Below is the paper written as a contribution to the inter-agency discussion on the DOC stewardship area - Papakanui and Waionui - which is on-going. While Ngati Whatua have strong associations and much 'korero' of past history with the area concerned, it is considered unwise to write it down. The written word seems to become 'public' property and it has been in our experience that often it is misused to maximise commercial benefit.
NGATI WHATUA’S PERSPECTIVE AND VALUES IN RELATION TO PAPAKANUI
Here is an ecosystem which can be described in contemporary scientific terms but here also is an ecosystem that in the Maori conceptual framework projects something different again: Tumatauenga, domain of human society and mastery of fire and stone-rapping; Tanemahuta, domain of forest biota; Tangaroa, domain of aquatic biota; Rongomaraeroa, domain of cultivated and stored crops; Haumiatiketike, domain of wild staples (bracken fern root, flax, koromiko, nikau, ponga, edible ferns); Tauhirimatea, domain of physical forces. “The land is partitioned by a different geographical paradigm.”
The Maori world-view is holistic in the sense that it encompasses the metaphysical (spiritual) and physical (natural) world and recognises the two as part of an interrelated whole. This world-view perceives humans as tracing their whakapapa (genealogy) back in the past through their tupuna (ancestors) to the creator. Relationships exist between people today and their past, their tupuna, the atua (gods) and the physical ‘repositories’ of their past, their wahi tapu (sacred sites) and taonga (treasures). From this world-view (which does change over time) are derived the ethical principles which maintain the integrity of the culture and its world-view, and serve to ensure that obligations are maintained. Maori, especially hapu always have and always will be kaitiaki (caretakers) of their past and of their wahi tapu, irrespective of the intentions or actions of those who have different perceptions. There exist intergenerational obligations to tupuna which must be met and discharged in relation to the past, present and future.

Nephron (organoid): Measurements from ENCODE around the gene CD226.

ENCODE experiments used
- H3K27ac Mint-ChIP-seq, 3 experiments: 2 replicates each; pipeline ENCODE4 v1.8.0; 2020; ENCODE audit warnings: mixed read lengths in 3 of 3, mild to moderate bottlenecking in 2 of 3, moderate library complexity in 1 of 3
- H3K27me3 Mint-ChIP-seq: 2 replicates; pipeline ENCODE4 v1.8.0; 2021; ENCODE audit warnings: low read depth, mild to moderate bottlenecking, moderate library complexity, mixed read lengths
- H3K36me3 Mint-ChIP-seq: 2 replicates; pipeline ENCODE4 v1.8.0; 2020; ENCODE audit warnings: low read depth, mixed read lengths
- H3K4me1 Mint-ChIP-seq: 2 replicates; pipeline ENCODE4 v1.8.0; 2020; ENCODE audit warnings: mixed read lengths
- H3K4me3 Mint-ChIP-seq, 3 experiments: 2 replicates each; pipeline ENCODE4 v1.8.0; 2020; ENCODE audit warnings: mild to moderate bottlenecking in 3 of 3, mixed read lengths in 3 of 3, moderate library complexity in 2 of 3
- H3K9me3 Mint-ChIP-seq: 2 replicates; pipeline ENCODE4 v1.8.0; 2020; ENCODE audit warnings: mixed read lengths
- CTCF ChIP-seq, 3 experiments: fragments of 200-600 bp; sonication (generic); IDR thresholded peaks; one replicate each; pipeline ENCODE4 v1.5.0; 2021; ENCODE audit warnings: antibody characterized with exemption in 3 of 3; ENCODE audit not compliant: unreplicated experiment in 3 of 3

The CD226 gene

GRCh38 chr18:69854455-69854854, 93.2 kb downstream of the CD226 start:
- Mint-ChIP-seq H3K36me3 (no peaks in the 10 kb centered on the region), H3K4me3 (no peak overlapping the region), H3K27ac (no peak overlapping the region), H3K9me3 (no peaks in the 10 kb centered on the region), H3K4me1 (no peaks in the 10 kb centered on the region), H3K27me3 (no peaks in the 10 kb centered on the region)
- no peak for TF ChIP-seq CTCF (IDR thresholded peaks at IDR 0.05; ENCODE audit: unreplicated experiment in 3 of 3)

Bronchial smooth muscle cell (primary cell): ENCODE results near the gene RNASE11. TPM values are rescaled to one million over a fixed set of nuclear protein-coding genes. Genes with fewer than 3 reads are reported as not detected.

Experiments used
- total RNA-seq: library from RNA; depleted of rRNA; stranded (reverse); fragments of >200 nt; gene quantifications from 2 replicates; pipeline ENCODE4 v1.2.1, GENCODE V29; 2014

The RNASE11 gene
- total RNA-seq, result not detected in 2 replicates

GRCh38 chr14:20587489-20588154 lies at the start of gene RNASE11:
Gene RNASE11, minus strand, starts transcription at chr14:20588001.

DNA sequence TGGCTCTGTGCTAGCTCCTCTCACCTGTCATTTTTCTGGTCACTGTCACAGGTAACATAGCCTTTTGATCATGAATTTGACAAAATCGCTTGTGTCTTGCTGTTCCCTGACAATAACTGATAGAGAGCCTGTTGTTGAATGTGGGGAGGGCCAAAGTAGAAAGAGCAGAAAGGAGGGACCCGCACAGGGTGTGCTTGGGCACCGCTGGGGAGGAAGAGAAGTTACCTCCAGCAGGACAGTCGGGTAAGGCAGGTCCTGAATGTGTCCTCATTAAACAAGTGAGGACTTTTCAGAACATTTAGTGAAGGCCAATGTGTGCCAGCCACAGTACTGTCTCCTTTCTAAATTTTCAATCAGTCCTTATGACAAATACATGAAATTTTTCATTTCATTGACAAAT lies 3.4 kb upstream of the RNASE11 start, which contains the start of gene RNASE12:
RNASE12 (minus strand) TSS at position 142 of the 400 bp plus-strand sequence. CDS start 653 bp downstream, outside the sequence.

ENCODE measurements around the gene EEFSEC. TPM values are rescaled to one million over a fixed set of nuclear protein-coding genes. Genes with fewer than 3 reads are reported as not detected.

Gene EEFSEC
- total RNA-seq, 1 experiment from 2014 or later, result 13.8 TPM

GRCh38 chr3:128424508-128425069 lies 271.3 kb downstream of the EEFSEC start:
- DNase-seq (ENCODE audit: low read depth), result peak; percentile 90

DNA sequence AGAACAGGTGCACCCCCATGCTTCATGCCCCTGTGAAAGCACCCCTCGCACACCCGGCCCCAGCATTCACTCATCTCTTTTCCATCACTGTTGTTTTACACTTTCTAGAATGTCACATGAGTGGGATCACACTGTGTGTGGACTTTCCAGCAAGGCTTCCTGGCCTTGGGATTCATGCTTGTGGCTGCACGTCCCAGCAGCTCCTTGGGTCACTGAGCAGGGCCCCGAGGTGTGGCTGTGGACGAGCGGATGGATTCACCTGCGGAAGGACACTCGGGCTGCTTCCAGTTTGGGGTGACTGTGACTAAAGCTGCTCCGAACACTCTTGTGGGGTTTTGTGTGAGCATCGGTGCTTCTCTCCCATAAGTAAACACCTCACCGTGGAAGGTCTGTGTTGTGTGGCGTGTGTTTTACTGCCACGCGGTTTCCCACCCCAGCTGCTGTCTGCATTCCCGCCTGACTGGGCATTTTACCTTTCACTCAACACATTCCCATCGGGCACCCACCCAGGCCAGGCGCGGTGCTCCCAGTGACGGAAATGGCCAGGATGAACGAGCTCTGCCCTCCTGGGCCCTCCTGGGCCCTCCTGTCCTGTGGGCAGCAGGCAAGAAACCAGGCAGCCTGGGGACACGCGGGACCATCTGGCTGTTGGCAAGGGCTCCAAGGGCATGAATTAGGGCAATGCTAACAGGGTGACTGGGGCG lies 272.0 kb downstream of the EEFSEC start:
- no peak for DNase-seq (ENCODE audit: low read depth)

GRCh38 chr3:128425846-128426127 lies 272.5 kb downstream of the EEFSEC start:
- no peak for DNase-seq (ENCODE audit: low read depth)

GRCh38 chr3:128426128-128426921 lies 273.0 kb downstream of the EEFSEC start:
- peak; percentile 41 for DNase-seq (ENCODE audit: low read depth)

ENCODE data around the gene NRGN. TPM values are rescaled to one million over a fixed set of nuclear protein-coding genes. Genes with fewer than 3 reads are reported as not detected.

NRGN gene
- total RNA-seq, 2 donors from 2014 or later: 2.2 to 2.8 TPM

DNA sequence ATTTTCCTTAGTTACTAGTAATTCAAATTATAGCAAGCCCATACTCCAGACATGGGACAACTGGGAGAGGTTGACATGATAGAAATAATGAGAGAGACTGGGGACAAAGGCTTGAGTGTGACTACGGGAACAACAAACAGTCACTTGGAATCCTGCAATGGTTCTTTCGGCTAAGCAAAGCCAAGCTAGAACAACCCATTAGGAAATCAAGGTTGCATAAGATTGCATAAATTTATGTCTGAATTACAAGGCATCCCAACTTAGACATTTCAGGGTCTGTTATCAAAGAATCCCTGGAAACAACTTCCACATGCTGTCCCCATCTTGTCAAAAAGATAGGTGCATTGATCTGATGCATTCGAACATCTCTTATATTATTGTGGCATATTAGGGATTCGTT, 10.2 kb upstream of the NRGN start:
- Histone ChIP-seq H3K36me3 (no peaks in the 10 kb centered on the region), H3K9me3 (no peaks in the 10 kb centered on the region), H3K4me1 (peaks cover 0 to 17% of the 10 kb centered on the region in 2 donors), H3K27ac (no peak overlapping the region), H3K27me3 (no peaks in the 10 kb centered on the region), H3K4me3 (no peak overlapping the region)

One of the main principles that guides these relationships is reciprocity. The ethos of kaitiakitanga (caretakership) involves the natural world in the social world, where humans stimulate and look after the intrinsic vitality (mauri) of all life forms and receive in return abundant harvests. Appropriate rites and rituals, the observance of laws of tapu, are mechanisms to regulate that connection.
Key values then might be summarised as:
a) for every right there is a responsibility
b) for every benefit there is an obligation
c) for what is received there is something to be given back
d) the balance between the natural and the social hangs on relationship
Places are not just points on the map. They have a wealth of ‘personal’ history associated with them. Some places are sacred either because of the events that have taken place there, or because they may be resource sites. Resources such as kaimoana are not only significant in terms of providing the necessities of life, they are symbolically important as part of the marae/kainga’s ability to offer hospitality in a traditional way. The place names remain, albeit often mispronounced and misspelt, and serve to indicate for what reason they are significant to certain people.
For example, from Papakanui Spit looking westwards, the belts of sand dunes behind Muriwai Beach or Te One Rangatira have ponded a line of dune lakes, which in local Ngati Whatua tradition are collectively known as Nga Tapuwae o Kawharu, the footsteps of the great warrior Kawharu.
In addition the sand dunes are referred to in a traditional form of address as “te tai o te uru, ngunguru te po, ngunguru te ao” (the western dunes that murmur by night, and by day) as being those burial grounds and departing place of ancestral spirits, particularly for Ngati Whatua.
A taniwha log named ‘Humuhumu’ is said to have lived in its peaceful moments in the Waionui lagoon. Another powerful taniwha is described as having lived in an underwater cave below Okaka pa further along the south head itself.